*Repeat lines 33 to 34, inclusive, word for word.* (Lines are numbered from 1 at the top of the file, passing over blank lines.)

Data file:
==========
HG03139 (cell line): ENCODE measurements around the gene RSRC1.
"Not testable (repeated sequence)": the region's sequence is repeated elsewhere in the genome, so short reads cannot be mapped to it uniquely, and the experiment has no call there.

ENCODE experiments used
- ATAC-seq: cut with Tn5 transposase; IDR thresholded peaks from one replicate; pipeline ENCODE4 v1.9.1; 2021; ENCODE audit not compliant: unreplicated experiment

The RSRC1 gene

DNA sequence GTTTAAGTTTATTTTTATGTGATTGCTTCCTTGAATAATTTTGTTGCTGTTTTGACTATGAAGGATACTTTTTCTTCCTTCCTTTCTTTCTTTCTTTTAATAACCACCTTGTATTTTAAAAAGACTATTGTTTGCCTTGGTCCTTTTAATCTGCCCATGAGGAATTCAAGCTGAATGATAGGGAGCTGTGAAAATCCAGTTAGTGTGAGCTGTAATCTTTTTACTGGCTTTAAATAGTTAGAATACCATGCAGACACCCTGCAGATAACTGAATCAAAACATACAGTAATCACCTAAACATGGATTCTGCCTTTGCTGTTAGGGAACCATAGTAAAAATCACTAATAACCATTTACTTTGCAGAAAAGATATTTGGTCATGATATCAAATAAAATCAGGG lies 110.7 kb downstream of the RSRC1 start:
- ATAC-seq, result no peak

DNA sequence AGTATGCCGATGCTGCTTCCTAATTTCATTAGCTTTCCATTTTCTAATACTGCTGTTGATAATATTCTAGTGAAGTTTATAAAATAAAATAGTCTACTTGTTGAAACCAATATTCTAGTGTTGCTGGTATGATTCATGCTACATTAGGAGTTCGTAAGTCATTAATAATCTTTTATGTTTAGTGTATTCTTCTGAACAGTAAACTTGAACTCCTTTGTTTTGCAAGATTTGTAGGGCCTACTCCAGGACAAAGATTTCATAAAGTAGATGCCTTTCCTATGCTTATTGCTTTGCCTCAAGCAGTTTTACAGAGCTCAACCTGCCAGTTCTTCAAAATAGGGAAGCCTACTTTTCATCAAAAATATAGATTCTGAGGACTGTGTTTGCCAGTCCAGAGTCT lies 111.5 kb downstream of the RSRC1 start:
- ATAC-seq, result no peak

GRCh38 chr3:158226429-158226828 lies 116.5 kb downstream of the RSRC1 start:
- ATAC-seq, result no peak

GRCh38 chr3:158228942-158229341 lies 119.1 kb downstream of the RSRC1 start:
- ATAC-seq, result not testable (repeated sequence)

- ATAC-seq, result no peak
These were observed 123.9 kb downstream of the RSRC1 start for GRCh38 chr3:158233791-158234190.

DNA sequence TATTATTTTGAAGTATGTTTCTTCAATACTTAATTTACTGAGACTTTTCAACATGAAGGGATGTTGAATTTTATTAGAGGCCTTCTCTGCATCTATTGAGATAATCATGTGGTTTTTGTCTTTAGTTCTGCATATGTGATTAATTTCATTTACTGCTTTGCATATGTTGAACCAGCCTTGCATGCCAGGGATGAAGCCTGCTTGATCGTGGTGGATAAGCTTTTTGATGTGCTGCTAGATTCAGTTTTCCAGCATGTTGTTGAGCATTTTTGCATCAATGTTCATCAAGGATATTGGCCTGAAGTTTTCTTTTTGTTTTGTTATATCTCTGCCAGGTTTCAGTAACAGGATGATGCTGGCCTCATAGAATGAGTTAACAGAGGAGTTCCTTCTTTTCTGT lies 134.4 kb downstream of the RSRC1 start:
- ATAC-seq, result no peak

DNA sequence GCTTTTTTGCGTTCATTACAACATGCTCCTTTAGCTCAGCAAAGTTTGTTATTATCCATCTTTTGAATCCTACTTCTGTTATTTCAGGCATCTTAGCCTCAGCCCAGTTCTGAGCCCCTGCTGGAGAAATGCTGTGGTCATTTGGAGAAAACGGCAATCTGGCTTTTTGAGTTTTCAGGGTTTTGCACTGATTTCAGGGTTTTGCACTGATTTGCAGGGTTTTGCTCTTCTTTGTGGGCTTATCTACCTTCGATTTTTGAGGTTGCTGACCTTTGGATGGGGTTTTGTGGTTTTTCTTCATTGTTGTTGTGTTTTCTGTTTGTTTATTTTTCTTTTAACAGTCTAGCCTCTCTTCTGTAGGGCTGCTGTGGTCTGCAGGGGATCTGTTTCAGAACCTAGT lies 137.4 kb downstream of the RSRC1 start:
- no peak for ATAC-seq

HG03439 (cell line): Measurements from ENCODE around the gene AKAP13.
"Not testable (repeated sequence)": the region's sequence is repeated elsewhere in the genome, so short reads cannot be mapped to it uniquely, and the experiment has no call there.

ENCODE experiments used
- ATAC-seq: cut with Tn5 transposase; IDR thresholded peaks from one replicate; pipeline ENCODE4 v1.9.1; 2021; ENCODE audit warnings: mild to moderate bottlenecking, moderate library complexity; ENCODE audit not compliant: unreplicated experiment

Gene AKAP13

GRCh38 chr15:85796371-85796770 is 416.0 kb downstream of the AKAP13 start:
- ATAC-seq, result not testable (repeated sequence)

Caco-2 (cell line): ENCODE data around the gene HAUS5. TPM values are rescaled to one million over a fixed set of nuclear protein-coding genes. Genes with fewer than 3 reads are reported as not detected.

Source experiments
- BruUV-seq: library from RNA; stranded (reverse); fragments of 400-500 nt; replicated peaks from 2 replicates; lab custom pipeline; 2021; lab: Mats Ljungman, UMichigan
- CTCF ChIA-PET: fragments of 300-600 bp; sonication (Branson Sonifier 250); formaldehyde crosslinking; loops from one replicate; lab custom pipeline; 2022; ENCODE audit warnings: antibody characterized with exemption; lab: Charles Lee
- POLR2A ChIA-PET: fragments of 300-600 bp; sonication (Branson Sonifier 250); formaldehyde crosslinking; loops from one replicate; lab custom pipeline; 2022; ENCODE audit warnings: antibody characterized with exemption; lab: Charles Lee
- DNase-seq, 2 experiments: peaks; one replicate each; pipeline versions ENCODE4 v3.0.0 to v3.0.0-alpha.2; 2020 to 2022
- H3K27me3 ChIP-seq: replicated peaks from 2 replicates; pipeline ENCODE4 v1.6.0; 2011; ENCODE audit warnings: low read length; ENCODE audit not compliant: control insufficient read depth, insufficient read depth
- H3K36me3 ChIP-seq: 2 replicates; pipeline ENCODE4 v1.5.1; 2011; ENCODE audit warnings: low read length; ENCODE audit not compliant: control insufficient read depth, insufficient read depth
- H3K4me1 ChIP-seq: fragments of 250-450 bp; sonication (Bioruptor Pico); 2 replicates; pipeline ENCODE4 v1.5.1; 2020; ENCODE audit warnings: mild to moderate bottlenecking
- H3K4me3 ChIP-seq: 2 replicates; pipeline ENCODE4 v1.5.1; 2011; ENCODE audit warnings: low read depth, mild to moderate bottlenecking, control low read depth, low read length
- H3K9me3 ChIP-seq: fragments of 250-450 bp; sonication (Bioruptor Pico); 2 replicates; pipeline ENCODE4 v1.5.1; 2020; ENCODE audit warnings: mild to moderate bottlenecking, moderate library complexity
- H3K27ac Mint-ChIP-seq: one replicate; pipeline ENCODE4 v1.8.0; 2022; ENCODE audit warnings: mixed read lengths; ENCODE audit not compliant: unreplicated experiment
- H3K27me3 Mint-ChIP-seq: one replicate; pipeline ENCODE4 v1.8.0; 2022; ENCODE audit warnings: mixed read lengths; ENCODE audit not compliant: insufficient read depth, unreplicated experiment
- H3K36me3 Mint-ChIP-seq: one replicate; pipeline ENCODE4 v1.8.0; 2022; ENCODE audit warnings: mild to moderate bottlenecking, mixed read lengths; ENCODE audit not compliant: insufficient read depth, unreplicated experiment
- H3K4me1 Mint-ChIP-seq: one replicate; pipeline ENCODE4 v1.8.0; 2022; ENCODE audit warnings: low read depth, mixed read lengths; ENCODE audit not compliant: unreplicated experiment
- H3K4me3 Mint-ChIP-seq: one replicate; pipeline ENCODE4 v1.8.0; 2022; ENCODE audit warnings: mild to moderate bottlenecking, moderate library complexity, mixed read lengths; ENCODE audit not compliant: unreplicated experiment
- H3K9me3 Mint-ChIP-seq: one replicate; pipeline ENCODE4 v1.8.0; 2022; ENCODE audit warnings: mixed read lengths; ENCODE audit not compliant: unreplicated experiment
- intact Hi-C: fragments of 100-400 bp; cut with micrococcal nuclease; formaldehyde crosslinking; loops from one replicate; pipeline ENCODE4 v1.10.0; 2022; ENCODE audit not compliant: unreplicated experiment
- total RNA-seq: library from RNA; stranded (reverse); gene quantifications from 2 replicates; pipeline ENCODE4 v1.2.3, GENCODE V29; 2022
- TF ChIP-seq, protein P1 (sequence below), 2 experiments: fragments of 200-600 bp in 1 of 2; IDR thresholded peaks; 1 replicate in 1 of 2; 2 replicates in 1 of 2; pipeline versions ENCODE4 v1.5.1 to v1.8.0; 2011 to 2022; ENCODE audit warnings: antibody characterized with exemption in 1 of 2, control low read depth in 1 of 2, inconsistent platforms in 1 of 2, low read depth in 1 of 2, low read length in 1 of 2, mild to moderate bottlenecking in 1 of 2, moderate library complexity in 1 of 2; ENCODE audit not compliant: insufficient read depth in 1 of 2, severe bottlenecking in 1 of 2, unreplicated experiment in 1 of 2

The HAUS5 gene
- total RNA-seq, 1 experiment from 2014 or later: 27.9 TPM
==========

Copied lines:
- H3K27me3 ChIP-seq: replicated peaks from 2 replicates; pipeline ENCODE4 v1.6.0; 2011; ENCODE audit warnings: low read length; ENCODE audit not compliant: control insufficient read depth, insufficient read depth
- H3K36me3 ChIP-seq: 2 replicates; pipeline ENCODE4 v1.5.1; 2011; ENCODE audit warnings: low read length; ENCODE audit not compliant: control insufficient read depth, insufficient read depth